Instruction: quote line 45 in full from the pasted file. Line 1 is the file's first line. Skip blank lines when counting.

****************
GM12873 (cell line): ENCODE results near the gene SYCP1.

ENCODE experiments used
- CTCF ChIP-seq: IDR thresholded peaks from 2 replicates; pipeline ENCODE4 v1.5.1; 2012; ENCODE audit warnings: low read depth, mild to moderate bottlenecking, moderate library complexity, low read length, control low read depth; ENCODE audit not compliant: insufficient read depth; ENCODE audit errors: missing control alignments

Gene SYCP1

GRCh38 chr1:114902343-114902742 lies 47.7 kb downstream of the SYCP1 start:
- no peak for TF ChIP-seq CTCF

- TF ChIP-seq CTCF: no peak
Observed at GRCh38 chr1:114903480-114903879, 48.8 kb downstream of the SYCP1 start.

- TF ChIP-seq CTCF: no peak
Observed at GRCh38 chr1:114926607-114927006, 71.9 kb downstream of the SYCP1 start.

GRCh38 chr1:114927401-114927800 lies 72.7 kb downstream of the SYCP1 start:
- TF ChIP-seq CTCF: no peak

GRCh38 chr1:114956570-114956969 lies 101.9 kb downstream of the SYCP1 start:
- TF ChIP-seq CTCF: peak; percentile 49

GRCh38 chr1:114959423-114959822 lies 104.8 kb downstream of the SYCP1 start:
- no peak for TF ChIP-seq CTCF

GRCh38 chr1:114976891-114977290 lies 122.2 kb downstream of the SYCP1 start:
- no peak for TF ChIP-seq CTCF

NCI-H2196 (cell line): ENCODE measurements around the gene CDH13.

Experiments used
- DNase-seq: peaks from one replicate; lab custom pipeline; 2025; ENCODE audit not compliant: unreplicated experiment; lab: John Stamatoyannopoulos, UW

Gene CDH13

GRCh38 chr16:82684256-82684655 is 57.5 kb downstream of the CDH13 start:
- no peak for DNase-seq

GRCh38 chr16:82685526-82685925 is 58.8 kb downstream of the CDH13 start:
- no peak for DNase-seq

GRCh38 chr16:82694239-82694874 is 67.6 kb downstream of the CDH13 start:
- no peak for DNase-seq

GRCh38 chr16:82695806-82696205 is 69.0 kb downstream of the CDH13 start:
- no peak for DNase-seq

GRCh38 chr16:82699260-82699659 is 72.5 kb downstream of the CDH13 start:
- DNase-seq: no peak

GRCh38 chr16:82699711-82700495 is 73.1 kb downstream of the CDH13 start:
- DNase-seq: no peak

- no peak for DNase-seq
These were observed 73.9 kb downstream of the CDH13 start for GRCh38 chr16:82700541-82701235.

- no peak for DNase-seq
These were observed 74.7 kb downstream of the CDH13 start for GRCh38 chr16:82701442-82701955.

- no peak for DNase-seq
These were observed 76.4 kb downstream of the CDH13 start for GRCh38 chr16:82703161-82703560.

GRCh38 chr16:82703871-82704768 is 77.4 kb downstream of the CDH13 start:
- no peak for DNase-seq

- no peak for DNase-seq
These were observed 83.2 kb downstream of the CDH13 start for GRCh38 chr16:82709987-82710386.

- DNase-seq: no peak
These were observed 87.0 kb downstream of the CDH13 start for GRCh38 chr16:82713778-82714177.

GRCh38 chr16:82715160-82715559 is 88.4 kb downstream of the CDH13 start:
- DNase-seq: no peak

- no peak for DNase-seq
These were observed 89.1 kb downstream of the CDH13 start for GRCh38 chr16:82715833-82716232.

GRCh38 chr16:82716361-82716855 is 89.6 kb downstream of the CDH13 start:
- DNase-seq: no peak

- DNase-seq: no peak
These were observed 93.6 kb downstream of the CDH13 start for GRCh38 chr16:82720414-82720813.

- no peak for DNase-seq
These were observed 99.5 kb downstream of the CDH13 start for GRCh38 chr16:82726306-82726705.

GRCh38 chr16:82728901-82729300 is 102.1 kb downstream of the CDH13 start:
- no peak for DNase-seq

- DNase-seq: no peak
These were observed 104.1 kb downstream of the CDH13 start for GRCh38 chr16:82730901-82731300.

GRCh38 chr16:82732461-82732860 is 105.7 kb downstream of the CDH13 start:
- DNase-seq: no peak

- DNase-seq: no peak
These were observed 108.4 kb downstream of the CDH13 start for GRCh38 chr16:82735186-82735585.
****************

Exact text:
- DNase-seq: no peak